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Thomas Parmentier

Since I was a little kid, the natural world has always been my playground. But it was the tiny universe of insects that truly captivated me, especially those of ant colonies. I used to spend hours watching ant colonies, fascinated by their battles, their interactions with aphids and I strived to build my own miniature colonies. When I stumbled upon "the Ants," the ant bible, as an undergraduate student a new level of passion for these creatures was ignited. Utlitmately that passion led me to a PhD focused on arthropods living in ant microcosms.

Even though most people think that I focus on studying ants, my actual emphasis lies in exploring the intricate ecology of arthropods inhabiting and surrounding ant nests. These fascinating organisms are known as ant guests or myrmecophiles. Due to their hidden existence inside ant nests, there is limited information on their biology. Surprisingly, these myrmecophiles are far more abundant than one might expect.

Even in densely populated and heavily urbanized regions like Flanders where I live and do most sampling, there's a wealth of remarkable myrmecophiles hidden underground. It's fascinating how these intricate organisms thrive in unexpected places!

In my PhD research (joint affiliation KuLeuven and RBINS, T. Wenseleers and W. Dekoninck, defended Sept 2016), I explored the strategies that myrmecophiles employ to thrive in hostile ant nests. I launched an independent research line and tailored the available tools in chemical ecology and behavior to my system, but also integrated new techniques. As a model system, I mainly focused on the community of myrmecophiles associated with mound building red wood ants (Formica rufa group). I was able to disentangle the highly different chemical, behavioral and trophic strategies used in the wood ant community.

My postdoctoral research (Kuleuven, Ugent and UNamur) marked a transition from a focus on behavioral and chemical ecology (interactions between the myrmecophiles and the ant host) to a community ecology perspective in myrmecophiles. Ant associates form small and spatially delineated communities that strongly interact with their ant host, but I showed in different works that they also interact with co-habiting symbionts through competition, predation and dispersal. As such, these communities house realistic species assemblages comprising different trophic levels and functional groups (predators, scavengers, detritivores). In recent work, I could clearly demonstrate that these local communities are connected through dispersal (“metacommunities”). Moreover, I was able to show that functional groups in the community have different emigration rates resulting in different colonization dynamics. Communities also undergo succession patterns with more specialized and more even communities in older nests. I aim to leverage myrmecophile communities as true terrestrial microcosms to explore various hypotheses in community ecology. Looking ahead, I aim to take it a step further by utilizing these communities as microcosms to examine the broader impacts of human-induced stress on entire ecological communities.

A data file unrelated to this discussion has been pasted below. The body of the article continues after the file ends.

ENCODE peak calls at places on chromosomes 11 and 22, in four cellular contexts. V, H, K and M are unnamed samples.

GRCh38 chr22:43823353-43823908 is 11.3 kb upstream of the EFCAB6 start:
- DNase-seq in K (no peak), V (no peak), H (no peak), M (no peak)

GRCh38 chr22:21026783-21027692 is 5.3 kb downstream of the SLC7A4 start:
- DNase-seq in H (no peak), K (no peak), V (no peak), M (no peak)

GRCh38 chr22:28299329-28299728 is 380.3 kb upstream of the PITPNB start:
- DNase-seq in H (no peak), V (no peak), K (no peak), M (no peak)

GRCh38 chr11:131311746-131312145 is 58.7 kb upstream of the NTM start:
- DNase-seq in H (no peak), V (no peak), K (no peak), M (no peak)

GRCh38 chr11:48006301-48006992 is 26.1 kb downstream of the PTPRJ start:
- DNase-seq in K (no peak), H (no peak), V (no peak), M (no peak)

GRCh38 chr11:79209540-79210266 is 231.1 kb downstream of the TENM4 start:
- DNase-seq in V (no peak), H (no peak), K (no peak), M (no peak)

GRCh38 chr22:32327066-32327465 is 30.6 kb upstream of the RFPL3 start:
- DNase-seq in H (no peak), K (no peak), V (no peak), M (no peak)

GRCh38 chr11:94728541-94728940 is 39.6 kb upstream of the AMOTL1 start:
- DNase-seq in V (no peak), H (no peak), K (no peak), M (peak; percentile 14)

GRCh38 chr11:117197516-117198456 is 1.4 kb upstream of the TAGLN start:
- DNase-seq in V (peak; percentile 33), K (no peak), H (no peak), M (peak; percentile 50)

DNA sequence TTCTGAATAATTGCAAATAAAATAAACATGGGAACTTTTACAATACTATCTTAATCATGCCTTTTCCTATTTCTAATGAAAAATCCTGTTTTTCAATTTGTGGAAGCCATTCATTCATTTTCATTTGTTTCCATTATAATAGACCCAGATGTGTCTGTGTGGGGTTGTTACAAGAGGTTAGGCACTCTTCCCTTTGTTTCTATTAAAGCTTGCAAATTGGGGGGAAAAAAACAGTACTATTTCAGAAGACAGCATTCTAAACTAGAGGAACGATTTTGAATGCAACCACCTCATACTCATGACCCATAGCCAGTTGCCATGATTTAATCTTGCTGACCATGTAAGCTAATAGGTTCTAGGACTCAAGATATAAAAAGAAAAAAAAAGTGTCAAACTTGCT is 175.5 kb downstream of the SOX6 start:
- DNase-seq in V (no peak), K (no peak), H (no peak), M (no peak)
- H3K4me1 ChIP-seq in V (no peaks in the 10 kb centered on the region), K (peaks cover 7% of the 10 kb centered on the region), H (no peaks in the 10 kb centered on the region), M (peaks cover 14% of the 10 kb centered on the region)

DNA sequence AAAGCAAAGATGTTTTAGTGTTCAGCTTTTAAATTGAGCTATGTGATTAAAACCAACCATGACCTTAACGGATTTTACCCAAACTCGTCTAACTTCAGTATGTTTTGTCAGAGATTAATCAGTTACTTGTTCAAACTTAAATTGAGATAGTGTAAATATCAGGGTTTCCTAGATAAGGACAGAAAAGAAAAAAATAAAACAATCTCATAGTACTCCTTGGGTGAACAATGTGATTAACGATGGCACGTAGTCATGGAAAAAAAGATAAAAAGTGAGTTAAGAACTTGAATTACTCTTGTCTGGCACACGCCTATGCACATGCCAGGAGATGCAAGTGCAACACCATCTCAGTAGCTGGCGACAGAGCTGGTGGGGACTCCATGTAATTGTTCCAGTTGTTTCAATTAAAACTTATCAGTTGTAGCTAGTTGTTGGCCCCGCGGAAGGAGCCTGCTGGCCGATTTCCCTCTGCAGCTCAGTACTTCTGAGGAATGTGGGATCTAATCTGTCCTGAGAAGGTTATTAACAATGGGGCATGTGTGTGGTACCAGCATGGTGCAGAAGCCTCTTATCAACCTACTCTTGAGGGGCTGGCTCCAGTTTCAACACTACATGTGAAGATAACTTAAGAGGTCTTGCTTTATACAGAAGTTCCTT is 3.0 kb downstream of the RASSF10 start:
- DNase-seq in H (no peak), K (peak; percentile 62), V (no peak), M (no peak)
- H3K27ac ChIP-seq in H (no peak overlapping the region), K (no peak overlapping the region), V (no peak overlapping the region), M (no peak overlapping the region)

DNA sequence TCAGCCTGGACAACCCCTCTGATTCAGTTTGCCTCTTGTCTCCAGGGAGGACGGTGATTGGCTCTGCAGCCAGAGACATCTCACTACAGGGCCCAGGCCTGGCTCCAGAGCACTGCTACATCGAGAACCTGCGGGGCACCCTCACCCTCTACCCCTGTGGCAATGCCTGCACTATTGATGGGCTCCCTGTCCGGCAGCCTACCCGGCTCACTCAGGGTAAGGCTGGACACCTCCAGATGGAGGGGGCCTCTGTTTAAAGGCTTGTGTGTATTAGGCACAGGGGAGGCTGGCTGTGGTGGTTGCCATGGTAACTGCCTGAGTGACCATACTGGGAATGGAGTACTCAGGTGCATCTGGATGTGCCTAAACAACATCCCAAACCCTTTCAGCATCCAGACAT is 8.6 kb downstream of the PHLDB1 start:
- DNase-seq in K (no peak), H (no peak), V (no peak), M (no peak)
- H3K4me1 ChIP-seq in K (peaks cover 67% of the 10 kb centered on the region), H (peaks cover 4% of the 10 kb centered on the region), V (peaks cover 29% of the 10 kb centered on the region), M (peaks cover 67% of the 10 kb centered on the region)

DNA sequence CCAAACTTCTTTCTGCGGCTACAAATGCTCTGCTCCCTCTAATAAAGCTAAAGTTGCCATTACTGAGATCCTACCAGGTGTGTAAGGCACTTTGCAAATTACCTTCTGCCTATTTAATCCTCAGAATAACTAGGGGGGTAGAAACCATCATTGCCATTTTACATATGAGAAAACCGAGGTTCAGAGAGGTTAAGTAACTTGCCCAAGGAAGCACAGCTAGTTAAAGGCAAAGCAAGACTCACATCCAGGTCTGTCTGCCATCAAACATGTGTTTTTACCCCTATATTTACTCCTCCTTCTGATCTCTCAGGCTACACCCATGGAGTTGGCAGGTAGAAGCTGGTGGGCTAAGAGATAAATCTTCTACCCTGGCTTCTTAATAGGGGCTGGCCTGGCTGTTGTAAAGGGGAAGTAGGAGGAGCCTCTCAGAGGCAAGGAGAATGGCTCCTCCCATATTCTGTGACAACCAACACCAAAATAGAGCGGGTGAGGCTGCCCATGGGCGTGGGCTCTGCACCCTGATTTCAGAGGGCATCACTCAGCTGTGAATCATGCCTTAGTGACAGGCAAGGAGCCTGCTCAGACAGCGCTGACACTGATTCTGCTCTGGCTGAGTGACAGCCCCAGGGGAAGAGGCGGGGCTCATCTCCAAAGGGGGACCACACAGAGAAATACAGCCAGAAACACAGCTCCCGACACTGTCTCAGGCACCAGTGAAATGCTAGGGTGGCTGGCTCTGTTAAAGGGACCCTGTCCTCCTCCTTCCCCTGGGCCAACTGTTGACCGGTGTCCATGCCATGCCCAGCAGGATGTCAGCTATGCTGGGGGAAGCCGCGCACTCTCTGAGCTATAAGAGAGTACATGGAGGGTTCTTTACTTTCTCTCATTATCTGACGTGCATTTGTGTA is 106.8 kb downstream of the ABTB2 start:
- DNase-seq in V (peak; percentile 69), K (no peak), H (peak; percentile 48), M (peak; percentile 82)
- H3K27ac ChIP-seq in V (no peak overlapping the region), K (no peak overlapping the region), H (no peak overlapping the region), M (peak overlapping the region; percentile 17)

Aside from my fascination with ants and ecology in general, my interests encompass a broad range. I'm intrigued by history, environmental issues, sports and politics too.



  • October 2022 - present

  • Postdoctoral Research Scientist (FWO)

  • Universiteit Gent , Belgium

  • Functioning of natural communities using arthropod communities living in ant nests as model systems

  • PI: Prof. Dries Bonte

  • October 2020 - September 2022

  • Postdoctoral Research Scientist (FNRS)

  • Université de Namur, Belgium

  • theoretical ecology, focusing on stability of natural arthropod networks

  • PI: Prof. Frederik De Laender

  • October 2017 - September 2020

  • Postdoctoral Research Scientist (BOF - FWO)

  • Universiteit Gent , Belgium

  • dynamics of natural food webs in space and time using arthropods communities in ant nests

  • PI: Prof. Dries Bonte

  • October 2016 - September 2017

  • Postdoctoral Research Scientist (PDM)

  • KU Leuven , Belgium

  • The evolutionary ecology of interspecific signalling: the ant-aphid mutualism as a model system

  • PI: Prof. Tom Wenseleers

  • April 2012 - September 2016

  • PhD (FWO)

  • joint affilation KU Leuven and Royal Belgian Institute of Natural Sciences

  • Conflict and cooperation between ants and ant-associated arthropods

  • promotors: Prof. Tom Wenseleers and Dr. Wouter Dekoninck

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